Adoption And Foster Care Report 2012
Recently the preliminary 2011 estimates as of July 2012 were released and has some pretty interesting information. The overall amount of children in foster care has actually decreased for the 6th straight year. The number of U.S. children in care has dropped around 120,000 over the past 10 years. Department of Health and Human Services statistics show there were 400,540 children in foster care as of Sept. 30 and that’s down from 406,412 a year earlier. This decrease in the amount of kids in foster care is not true for every state and some states have actually seen an increase in kids entering.
Many states have been using different ways to combat the problem of so many kids in care. More kids are being placed in kinship care (care of a family member), trying to speed up the process of getting children placed in care back home ( I think this can be both good and bad) and investing more in programs for parents to improve themselves so children can be safe at home. The spokeswoman for the Department of Children and Families was quoted as saying “We don’t want kids in foster care for any reason for too long,” and “If they can go back home safely we want to get them home quickly and if not, we want to get them adopted”.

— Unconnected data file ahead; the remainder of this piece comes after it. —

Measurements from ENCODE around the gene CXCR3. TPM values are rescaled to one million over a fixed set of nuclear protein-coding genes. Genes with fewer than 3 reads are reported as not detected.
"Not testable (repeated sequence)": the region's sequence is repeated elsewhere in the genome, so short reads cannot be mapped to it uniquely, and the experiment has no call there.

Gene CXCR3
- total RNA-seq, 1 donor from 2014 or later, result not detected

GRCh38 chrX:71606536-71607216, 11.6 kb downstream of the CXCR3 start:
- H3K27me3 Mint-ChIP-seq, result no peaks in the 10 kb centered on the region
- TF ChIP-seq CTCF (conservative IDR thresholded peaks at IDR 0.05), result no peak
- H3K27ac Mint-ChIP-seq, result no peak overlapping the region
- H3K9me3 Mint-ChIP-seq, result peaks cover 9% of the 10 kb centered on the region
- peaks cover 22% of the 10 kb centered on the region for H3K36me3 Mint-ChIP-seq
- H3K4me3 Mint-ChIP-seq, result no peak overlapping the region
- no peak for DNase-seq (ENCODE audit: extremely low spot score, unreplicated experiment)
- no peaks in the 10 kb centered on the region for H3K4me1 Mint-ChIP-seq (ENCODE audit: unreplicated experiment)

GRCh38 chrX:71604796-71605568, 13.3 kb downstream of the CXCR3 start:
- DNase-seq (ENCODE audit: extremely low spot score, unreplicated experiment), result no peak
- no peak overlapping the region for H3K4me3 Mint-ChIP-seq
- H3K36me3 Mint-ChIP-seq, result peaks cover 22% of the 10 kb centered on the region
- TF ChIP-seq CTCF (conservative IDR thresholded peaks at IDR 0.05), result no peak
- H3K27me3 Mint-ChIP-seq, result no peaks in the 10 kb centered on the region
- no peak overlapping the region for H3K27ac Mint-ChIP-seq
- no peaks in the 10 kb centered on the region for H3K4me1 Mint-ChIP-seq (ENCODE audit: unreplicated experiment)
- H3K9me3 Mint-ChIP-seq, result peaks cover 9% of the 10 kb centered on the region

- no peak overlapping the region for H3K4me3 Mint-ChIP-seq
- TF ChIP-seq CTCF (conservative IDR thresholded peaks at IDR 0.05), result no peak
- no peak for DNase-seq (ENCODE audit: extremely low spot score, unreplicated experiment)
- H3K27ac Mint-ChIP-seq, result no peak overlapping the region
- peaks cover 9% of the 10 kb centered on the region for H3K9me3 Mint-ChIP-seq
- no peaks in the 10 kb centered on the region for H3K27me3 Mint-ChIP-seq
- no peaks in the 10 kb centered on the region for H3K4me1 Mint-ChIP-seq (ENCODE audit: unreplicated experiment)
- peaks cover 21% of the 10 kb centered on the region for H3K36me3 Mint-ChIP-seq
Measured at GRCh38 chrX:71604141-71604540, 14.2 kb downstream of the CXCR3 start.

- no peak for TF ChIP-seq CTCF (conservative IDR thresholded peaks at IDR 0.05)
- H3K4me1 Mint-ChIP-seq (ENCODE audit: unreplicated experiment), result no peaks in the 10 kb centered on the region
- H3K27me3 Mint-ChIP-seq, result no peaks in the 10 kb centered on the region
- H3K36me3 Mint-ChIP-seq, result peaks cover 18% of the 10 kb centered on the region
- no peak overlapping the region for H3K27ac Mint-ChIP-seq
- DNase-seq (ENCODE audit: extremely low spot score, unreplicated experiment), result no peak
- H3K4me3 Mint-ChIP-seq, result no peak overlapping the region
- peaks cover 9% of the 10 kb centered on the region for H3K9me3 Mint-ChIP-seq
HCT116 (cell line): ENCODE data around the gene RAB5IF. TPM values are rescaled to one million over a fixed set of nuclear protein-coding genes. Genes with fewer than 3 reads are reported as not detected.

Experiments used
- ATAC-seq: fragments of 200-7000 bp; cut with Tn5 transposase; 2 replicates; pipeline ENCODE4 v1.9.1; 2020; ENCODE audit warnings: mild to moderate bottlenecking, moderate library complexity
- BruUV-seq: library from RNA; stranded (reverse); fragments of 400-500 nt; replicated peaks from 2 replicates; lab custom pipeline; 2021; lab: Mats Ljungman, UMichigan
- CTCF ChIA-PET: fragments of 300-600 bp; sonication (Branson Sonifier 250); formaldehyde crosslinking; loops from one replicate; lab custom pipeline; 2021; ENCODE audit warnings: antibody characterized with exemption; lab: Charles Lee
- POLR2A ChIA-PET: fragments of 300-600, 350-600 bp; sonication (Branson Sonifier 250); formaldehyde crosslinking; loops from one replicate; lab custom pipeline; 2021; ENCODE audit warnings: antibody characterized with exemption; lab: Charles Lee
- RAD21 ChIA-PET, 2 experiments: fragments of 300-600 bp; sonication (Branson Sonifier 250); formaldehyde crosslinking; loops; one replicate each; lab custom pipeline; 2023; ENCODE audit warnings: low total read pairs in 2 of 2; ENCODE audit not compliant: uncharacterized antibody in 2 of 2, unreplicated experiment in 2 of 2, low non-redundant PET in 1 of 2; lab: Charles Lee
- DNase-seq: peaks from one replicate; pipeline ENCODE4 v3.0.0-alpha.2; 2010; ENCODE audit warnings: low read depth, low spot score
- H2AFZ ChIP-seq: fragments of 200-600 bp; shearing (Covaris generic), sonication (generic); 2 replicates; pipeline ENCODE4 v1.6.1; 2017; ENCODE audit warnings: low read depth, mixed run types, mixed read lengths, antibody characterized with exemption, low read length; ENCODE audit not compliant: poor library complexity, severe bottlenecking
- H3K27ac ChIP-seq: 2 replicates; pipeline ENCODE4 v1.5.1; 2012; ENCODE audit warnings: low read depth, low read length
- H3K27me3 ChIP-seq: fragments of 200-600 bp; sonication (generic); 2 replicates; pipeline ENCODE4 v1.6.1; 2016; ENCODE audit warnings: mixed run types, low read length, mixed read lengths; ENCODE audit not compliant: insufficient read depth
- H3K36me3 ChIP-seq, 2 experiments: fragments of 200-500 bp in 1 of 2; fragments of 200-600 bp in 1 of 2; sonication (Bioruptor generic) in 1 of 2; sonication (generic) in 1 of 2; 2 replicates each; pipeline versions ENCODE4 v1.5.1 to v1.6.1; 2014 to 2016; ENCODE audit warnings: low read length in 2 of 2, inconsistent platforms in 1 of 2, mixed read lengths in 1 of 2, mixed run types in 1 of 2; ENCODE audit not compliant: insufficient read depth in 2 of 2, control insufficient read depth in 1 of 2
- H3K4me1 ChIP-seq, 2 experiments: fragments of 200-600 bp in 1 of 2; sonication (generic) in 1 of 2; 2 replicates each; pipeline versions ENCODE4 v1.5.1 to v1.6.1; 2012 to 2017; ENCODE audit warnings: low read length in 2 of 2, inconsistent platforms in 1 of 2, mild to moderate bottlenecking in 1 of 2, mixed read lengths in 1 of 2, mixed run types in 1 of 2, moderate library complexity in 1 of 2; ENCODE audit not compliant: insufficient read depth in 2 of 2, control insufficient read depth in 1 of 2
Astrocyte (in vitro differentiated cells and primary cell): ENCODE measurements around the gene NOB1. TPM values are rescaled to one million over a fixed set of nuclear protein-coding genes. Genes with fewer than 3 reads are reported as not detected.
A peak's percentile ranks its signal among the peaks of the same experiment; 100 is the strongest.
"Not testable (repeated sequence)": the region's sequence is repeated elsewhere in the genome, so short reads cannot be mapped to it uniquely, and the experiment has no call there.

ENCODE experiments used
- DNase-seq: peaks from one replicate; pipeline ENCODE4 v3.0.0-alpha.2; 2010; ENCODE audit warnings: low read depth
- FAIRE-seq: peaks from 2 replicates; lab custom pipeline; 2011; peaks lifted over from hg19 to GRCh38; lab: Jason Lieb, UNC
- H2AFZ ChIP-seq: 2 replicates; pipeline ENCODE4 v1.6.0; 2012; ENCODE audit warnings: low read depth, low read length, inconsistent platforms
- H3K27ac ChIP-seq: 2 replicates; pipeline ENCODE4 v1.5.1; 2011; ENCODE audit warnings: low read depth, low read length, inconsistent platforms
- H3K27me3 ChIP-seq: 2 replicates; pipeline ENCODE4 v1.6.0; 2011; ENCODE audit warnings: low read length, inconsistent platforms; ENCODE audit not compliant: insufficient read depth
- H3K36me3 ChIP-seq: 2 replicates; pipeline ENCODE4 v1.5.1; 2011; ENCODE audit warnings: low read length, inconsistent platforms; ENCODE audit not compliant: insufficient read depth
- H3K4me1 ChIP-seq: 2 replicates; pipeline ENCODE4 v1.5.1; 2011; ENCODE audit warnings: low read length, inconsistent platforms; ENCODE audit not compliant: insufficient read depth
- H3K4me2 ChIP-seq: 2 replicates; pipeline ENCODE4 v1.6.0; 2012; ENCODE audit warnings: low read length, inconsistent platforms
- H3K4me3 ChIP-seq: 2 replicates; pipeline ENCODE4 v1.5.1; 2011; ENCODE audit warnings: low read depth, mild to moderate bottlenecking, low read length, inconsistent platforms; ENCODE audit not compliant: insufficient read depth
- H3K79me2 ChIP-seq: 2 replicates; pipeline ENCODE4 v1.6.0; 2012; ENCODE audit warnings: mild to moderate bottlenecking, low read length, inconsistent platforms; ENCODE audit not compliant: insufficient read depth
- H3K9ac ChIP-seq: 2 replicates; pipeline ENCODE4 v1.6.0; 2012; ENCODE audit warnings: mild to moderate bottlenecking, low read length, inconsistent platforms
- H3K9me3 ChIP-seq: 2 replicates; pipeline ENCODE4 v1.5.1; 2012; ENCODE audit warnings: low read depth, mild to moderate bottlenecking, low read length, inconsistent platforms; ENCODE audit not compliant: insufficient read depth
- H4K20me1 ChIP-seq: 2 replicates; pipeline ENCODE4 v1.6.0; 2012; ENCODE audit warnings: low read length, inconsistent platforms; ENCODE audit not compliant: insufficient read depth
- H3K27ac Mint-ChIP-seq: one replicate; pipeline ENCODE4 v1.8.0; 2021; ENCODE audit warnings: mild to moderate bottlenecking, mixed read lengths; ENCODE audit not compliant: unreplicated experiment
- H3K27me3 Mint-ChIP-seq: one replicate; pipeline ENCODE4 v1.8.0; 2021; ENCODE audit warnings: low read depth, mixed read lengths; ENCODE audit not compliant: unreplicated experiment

There is still a large number of kids that are aging out of the system that have no ties with there parents. Out of the 245,260 children who left the system, 26,286 of them aged out. Some say this shows the rush to the termination of parental rights that states did in the past. In 2007, parent terminations were 82,020 compared to 61,361 in 2011.
Some other quick facts from the preliminary 2011 estimates
- 45% of kids were in non relative foster care homes and 27% living with a relative
- 52% were male 48% female
- The average time in care was 23.9 months with 21% staying 1 to 5 months
- Average age at entry was 7.7 years with 16% younger than age 1
- 54% of kids were adopted by a foster parent
- 68% of the kids were adopted by a married couple and 27% were single females adoptingYou can take a look at the report yourself by clicking here